Review Index


This, the second entry in Dario Argento’s Three Mothers trilogy, is the most nightmarish film Argento has ever made. For that matter, it’s one of the most authentically dreamlike films of all time, a gorgeous and darkly seductive celluloid hallucination.

The Package
     The 1980 INFERNO followed Dario Argento’s 1977 SUSPIRIA, and preceded 2007’s MOTHER OF TEARS. It is in my view the most memorable of the three films, even though it wasn’t much of a success. It didn’t even get a theatrical release in the U.S., which is a shame, as, like SUSPIRIA before it, it really needs to be experienced on a big screen--and preferably one with a top flight sound system.

The Story
     In a forbidding New York City apartment building a young woman named Rose reads a book about the “Three Mothers” who govern reality, and three corresponding keys hidden in various arcane locations. Searching for one of those keys, Rose enters the basement of the building and drops her necklace into what looks like a puddle. That puddle is actually a vast water-filled underground room into which Rose immerses herself to find her necklace--and disgorges a rotting corpse in the process!
     Cut to Rose’s sister-in-law in Rome, who reads a missive sent by Rose and is inspired to search out the Three Mothers book. She finds the volume but stumbles into a strange room where a scary dude holds court--wanting her book, the weird guy attacks her. She runs off. Back in her apartment building she meets a guy in an elevator who follows her to her room (as he’s “got nothing to do for the next couple of hours”). He ends up stabbed in the neck by an unseen attacker and she in the back.
     From there we cut back to Rose in New York, who after calling her brother Mark is chased into a rundown section of her building. There she’s beheaded with a pane of glass.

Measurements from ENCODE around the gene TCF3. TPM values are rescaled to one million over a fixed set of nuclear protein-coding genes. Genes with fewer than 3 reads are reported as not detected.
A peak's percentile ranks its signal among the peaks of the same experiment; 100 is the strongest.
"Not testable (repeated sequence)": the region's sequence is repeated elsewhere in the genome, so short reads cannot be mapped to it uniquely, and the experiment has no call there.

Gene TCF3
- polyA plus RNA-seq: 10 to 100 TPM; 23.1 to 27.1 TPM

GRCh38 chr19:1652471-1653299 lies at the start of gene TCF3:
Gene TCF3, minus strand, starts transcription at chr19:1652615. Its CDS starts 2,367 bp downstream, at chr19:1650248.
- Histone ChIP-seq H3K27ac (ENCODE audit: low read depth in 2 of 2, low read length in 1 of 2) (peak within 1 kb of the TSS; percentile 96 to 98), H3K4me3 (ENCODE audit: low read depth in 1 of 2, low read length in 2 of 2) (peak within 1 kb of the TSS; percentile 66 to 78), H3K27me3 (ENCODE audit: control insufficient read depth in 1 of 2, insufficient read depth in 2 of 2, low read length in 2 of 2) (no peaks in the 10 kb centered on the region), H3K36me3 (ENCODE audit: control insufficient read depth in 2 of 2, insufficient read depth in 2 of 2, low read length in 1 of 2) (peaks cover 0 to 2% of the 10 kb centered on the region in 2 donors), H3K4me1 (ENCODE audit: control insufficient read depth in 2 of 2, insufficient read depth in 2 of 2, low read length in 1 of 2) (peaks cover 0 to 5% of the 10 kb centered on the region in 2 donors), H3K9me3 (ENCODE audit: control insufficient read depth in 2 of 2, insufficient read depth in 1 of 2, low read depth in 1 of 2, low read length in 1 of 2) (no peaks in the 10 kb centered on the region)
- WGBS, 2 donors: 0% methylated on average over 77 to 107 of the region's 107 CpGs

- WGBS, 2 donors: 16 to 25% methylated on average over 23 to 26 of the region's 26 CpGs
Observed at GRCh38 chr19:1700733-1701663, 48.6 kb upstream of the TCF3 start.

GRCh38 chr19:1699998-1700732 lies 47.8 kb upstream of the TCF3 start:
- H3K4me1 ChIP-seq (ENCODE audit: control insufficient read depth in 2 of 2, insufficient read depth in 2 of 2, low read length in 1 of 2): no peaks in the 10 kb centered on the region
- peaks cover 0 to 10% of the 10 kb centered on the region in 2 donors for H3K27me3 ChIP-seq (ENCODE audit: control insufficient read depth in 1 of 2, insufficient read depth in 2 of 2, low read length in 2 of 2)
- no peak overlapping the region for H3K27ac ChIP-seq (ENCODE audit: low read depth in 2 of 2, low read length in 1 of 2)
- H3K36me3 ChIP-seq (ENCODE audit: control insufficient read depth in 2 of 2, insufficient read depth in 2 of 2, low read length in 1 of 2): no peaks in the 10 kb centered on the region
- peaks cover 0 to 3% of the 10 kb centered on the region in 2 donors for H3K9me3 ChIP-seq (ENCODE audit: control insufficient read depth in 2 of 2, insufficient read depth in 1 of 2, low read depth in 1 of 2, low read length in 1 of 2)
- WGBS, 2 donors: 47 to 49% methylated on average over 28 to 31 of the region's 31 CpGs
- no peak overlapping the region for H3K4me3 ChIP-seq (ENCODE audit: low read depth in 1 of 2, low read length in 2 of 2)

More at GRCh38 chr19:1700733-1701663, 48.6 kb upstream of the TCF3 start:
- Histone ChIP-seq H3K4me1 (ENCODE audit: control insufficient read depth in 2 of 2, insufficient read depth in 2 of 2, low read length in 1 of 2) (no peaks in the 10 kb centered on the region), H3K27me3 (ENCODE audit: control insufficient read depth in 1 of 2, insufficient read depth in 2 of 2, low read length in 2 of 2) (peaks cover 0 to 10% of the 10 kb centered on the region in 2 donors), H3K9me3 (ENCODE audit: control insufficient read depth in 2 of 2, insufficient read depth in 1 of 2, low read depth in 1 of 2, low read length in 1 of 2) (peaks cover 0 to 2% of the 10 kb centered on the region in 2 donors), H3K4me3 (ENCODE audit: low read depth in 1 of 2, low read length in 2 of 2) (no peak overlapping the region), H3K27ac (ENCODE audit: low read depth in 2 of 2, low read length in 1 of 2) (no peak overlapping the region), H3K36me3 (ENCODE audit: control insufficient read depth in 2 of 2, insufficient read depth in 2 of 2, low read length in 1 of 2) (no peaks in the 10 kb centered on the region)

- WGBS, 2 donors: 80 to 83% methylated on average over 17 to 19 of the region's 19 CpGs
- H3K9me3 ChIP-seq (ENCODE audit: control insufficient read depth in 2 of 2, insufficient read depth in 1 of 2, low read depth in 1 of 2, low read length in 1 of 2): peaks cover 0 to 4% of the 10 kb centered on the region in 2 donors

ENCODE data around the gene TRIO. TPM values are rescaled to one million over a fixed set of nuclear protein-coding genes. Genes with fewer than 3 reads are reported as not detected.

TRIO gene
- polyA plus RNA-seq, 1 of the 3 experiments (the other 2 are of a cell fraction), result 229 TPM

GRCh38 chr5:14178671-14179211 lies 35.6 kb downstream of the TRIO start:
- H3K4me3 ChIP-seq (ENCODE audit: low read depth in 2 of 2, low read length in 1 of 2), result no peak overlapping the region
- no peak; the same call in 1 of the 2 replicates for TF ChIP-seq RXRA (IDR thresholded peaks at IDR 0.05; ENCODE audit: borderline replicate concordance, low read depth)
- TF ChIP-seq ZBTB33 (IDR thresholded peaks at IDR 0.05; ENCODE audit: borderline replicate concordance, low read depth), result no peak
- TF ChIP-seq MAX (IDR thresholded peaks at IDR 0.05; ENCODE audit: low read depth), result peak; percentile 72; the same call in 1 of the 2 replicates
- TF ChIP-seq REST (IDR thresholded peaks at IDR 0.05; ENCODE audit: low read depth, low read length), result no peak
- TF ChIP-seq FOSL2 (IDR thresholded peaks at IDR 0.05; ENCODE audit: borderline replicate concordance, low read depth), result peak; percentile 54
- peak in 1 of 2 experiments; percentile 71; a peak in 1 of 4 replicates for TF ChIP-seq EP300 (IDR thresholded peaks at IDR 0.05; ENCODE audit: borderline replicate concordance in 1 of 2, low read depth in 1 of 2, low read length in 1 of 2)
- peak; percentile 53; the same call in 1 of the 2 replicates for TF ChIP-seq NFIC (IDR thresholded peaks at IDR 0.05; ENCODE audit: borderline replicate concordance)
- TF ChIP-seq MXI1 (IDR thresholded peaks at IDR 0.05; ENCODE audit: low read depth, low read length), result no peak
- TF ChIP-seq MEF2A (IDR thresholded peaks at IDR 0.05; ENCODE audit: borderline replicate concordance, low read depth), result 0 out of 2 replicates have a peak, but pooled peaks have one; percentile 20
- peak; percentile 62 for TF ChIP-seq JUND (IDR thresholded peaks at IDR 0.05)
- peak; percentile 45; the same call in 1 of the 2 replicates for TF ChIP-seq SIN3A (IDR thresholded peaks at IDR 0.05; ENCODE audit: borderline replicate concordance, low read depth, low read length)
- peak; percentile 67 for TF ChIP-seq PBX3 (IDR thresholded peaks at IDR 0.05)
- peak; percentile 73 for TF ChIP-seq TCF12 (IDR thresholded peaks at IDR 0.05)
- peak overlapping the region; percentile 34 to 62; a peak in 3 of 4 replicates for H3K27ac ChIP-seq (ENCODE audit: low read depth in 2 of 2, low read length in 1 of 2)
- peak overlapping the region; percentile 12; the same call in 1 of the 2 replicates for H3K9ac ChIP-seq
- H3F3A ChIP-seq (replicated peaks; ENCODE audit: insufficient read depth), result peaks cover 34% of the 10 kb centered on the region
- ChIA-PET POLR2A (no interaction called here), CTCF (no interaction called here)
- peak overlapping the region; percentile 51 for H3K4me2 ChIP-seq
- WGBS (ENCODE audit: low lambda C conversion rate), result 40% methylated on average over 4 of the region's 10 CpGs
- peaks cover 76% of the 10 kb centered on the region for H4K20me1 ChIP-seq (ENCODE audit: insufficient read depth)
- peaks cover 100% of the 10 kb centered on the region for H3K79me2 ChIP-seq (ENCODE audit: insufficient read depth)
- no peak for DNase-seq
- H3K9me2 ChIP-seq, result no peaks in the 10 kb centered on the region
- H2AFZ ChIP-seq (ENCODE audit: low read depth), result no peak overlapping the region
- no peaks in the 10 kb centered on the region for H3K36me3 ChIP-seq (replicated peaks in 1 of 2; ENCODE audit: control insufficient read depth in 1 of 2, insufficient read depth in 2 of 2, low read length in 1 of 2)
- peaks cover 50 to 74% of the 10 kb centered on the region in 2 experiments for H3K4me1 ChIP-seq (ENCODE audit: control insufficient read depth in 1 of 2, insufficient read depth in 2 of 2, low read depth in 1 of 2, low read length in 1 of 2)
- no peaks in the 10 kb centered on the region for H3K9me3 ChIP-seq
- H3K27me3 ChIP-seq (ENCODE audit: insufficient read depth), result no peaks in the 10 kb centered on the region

Mark arrives in New York but can’t find his sister. He falls in with a lady friend of Rose’s who lives in the same building. But the two are quickly separated and Rose’ friend is attacked by several cats and then stabbed to death by another of those unseen attackers.
     More murders occur: a bookstore owner residing in the building is chewed up by rats and gored in the neck after drowning a bag-full of yowling cats, and the concierge and his wife, who are involved in a plot of some sort to get rid of their tenants, are both killed, he via bludgeoning and she by burning.
     Around this time Mark pries up floorboards and discovers a floor between floors, which leads him to a hidden room where he confronts the “Mother of Shadows,” a.k.a. Death.

The Direction
     This is among the most colorful of Argento’s films, bathed in incredibly stark, garish shades of red and blue. The wildly baroque scenery is a riot of ornate statues and architecture that’s quintessentially Italian (even in the New York sequences).
     The editing is jittery and discordant, alternating extreme close-ups and wide shots with little thought for slickness or craftsmanship. The cutting matches the narrative, which is disconnected and incoherent, switching locales, plot strands and even protagonists seemingly at will. The surreal aura extends to a close up of ants crawling on a man’s open palm (a direct tribute to Salvador Dali) and the early descent into the underwater room, a sequence as blindingly hallucinatory as any you’ll see (and designed, reportedly, by the late Mario Bava).
     Then there’s the score by Keith Emerson, replacing Goblin’s music for SUSPIRIA. Emerson’s relentlessly noisy, insistent score, which often sounds like a rock ’n roll variant on CARMINA BURANA, is very Goblin-esque, and (as in SUSPIRIA) was mixed at an incredibly LOUD volume. Argento’s reasons for doing so remain vague, but the ear-splitting music is a key component of INFERNO (and one that’s completely lost on DVD).
     INFERNO sometimes feels like a dreamlike stalk ‘n slash movie packed with the type of creative killings that characterized Argento’s early giallo thrillers. Yet the atmosphere all-but drips with magic and the supernatural, rendering INFERNO one of the screen’s great dream movies.

Vital Statistics

Produzioni Intersound

Director: Dario Argento
Producer: Claudio Argento
Screenplay: Dario Argento
Cinematography: Romano Albani
Editing: Franco Fraticelli
Cast: Leigh McCloskey, Irene Miracle, Eleonora Giorgi, Daria Nicolodi, Sacha Pitoeff, Alida Valli, Veronica Lazar, Gabriele Lavia, Feodor Chaliapin, Leopoldo Mastelloni, Ania Pieroni